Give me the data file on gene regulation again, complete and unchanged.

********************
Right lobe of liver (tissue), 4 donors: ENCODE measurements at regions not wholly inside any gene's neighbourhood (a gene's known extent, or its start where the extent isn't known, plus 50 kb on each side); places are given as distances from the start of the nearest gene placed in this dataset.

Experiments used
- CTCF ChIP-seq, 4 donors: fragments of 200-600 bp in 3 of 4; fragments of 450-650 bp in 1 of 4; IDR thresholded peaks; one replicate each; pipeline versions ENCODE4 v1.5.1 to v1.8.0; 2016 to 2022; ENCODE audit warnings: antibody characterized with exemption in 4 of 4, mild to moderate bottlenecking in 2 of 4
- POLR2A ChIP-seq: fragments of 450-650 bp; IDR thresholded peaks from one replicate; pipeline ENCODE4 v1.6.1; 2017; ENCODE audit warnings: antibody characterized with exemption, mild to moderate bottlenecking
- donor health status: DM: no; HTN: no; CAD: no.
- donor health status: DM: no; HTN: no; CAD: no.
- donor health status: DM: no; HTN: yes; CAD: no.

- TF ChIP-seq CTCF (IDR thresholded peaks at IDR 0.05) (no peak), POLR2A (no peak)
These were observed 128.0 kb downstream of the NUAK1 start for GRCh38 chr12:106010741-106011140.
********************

Right lobe of liver (tissue), 4 donors: ENCODE measurements at regions not wholly inside any gene's neighbourhood (a gene's known extent, or its start where the extent isn't known, plus 50 kb on each side); places are given as distances from the start of the nearest gene placed in this dataset.

Experiments used
- CTCF ChIP-seq, 4 donors: fragments of 200-600 bp in 3 of 4; fragments of 450-650 bp in 1 of 4; IDR thresholded peaks; one replicate each; pipeline versions ENCODE4 v1.5.1 to v1.8.0; 2016 to 2022; ENCODE audit warnings: antibody characterized with exemption in 4 of 4, mild to moderate bottlenecking in 2 of 4
- POLR2A ChIP-seq: fragments of 450-650 bp; IDR thresholded peaks from one replicate; pipeline ENCODE4 v1.6.1; 2017; ENCODE audit warnings: antibody characterized with exemption, mild to moderate bottlenecking
- donor health status: DM: no; HTN: no; CAD: no.
- donor health status: DM: no; HTN: no; CAD: no.
- donor health status: DM: no; HTN: yes; CAD: no.

- TF ChIP-seq CTCF (IDR thresholded peaks at IDR 0.05) (no peak), POLR2A (no peak)
These were observed 128.0 kb downstream of the NUAK1 start for GRCh38 chr12:106010741-106011140.